Interview

Marika Hackman is in a brazen mood because her new album sounds nothing like her old album

The London artist is done with writing introverted songs

Boy is Marika Hackman full of herself. I don’t mean that in an arrogant-Marika-knows-best kind of way. This is something different – something charming and life affirming. “Even if people turn around and shout, ‘FUCK OFF MARIKA! What have you done? Why have you changed?’ It’s still a risk I think every artist should take, otherwise what are you doing?”

Hackman is laying it all out on the pub table. The reason she is in a bullish mood is because her new album sounds nothing like her old album and it’s quite refreshing. “In a way, if someone did shout fuck off, that might actually be good for me because it would show I have managed to do something completely different and not just get stuck in a hole of woeful, introspective songs,” she says. There is a shot of relief deep within her loud laugh – the laugh of an artist liberated by change.

‘I’m Not Your Man’ arrives two years after ‘We Slept At Last’ and Hackman is startlingly honest about the differences. “I am a lot happier than I was before,” she says. “This record represents me more as a human than the last record did, which seems like more of an artistic endeavour, whereas this feels more like an open, frank and personal thing. I wanted a different sound; I wanted something upbeat so I kind of just let go. When it came to writing I wasn’t over thinking it, I was just letting it flow freely and thinking about how it will translate live and how it would lend itself to a much more fun touring experience – more inclusive for the audience rather than the purely introspective feeling you would have had if you came to see me play before.”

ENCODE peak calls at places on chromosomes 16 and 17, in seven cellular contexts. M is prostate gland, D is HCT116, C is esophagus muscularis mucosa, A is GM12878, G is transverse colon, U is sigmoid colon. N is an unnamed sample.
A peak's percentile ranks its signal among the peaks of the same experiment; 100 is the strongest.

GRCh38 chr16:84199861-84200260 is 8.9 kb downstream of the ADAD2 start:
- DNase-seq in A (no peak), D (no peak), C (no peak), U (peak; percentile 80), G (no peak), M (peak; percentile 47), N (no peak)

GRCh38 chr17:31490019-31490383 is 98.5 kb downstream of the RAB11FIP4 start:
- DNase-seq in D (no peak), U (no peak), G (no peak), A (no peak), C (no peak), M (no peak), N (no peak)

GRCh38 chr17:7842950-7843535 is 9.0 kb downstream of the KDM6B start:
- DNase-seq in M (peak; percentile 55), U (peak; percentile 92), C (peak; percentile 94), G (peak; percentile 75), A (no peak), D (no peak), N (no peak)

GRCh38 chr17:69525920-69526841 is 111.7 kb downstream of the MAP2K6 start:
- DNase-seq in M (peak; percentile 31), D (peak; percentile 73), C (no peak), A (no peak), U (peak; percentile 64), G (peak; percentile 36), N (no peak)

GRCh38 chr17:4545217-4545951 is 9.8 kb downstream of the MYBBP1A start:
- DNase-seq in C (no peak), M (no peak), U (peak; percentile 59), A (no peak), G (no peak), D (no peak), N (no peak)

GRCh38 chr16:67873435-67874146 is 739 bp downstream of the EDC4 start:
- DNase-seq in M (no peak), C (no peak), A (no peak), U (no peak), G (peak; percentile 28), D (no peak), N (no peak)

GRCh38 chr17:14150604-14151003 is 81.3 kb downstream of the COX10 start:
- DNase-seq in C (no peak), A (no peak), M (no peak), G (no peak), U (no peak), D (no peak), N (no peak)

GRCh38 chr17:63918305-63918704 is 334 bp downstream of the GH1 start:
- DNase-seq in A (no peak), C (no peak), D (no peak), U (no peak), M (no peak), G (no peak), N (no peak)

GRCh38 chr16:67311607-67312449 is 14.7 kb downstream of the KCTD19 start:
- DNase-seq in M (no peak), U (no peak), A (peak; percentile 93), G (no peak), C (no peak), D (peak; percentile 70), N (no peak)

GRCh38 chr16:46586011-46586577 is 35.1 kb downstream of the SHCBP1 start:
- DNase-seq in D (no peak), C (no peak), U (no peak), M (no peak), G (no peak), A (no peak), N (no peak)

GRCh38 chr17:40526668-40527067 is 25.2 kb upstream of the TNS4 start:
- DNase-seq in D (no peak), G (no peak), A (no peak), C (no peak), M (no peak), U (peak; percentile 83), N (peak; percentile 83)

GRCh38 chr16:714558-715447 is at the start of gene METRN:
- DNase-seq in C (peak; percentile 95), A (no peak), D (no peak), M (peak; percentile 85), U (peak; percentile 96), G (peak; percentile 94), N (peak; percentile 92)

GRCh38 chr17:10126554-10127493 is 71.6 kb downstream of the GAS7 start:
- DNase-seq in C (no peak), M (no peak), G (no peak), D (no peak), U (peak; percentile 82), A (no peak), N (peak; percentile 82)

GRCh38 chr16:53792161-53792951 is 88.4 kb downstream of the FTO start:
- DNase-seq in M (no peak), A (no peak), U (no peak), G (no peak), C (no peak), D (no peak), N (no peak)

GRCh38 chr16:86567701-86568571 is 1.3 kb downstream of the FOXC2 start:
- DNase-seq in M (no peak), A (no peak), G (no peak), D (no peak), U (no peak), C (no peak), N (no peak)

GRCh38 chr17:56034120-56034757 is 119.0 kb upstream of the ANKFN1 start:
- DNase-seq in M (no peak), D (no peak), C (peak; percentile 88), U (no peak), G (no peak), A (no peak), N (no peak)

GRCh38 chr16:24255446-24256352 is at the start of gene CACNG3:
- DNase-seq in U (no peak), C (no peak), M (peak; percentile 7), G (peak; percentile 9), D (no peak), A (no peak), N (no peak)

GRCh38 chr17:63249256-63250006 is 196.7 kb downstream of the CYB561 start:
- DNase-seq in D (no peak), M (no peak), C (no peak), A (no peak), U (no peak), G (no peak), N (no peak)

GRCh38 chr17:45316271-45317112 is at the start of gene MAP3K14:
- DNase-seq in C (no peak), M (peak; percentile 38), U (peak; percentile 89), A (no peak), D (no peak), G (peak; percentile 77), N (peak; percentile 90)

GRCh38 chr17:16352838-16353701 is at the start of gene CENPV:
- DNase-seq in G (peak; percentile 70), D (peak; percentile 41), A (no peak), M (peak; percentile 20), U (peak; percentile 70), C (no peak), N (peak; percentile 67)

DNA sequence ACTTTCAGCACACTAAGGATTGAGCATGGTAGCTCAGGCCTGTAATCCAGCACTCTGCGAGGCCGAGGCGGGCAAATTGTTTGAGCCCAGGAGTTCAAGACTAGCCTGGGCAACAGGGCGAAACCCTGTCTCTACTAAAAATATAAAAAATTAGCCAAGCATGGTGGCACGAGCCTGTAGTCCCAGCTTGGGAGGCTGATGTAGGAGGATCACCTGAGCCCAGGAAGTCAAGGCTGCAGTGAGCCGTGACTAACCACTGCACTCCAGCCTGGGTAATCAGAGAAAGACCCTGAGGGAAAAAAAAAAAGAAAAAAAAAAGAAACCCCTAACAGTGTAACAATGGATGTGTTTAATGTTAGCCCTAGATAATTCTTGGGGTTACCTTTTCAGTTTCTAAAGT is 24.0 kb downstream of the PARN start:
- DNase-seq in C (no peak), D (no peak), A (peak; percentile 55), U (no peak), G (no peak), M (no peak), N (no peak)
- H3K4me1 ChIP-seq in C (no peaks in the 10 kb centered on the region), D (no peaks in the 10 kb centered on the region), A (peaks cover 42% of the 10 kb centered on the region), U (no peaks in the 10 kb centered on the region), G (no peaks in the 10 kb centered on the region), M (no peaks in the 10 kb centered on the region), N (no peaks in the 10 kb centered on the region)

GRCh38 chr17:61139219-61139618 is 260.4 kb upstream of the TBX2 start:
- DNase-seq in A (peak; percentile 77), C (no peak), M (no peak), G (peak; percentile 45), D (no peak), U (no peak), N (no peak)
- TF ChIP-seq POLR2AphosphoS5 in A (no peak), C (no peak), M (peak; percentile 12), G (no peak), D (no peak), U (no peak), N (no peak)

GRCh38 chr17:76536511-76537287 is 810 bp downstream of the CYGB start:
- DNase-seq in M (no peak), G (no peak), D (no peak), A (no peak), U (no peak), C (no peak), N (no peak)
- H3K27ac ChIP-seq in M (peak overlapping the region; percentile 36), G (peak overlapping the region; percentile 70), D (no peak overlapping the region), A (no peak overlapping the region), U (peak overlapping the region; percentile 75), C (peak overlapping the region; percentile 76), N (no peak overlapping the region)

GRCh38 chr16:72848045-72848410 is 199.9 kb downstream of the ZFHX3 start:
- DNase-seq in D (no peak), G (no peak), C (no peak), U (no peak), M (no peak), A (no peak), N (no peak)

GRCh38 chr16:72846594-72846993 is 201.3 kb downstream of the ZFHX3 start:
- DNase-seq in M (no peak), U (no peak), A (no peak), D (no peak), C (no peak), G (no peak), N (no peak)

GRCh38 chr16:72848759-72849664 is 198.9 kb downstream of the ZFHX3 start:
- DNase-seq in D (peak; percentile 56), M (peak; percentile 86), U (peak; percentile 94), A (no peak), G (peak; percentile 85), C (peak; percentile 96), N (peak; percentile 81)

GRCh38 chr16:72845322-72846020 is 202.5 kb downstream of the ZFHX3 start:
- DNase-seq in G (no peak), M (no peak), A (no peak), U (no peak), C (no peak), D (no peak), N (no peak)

I ask if she is excited because she certainly sounds excited. “It is exciting!” she says. “It could be quite scary but only if you overthink it too much. If you’re not happy with what you have done it could be contrived but this felt like a really natural evolution to me. I am just really excited to see how people react. I feel more confident as an artist now. This works with the lyrics as well. I am a lot more frank and I am not hiding behind metaphors, you know, like nature metaphors. I am not hiding who I am or any kind of deep and meaningful stuff.”

In 2015 the reaction to Marika was one of sincerity. Labelled indie-folk (which she openly hated) and consistently bracketed in with Laura Marling (whom she openly loves) the Hackman career road map was seemingly drawn out. Now though, along strides a song like ‘Boyfriend’ to rip it all to shreds. “The response to ‘Boyfriend’ has been the strongest for anything I have released up to this point,” she says. “And it’s nice because when you are changing up something it can be nerve-wracking, but I feel everyone is on board with it, which is cool.”

‘Boyfriend’ fizzes with personality. All sharp edges and overdriven guitars, it’s a song to give indie-folk a body-slam. No wonder Hackman sounds so self-assured. “It’s a much more upfront and direct listen,” she says. “I am being open about me.”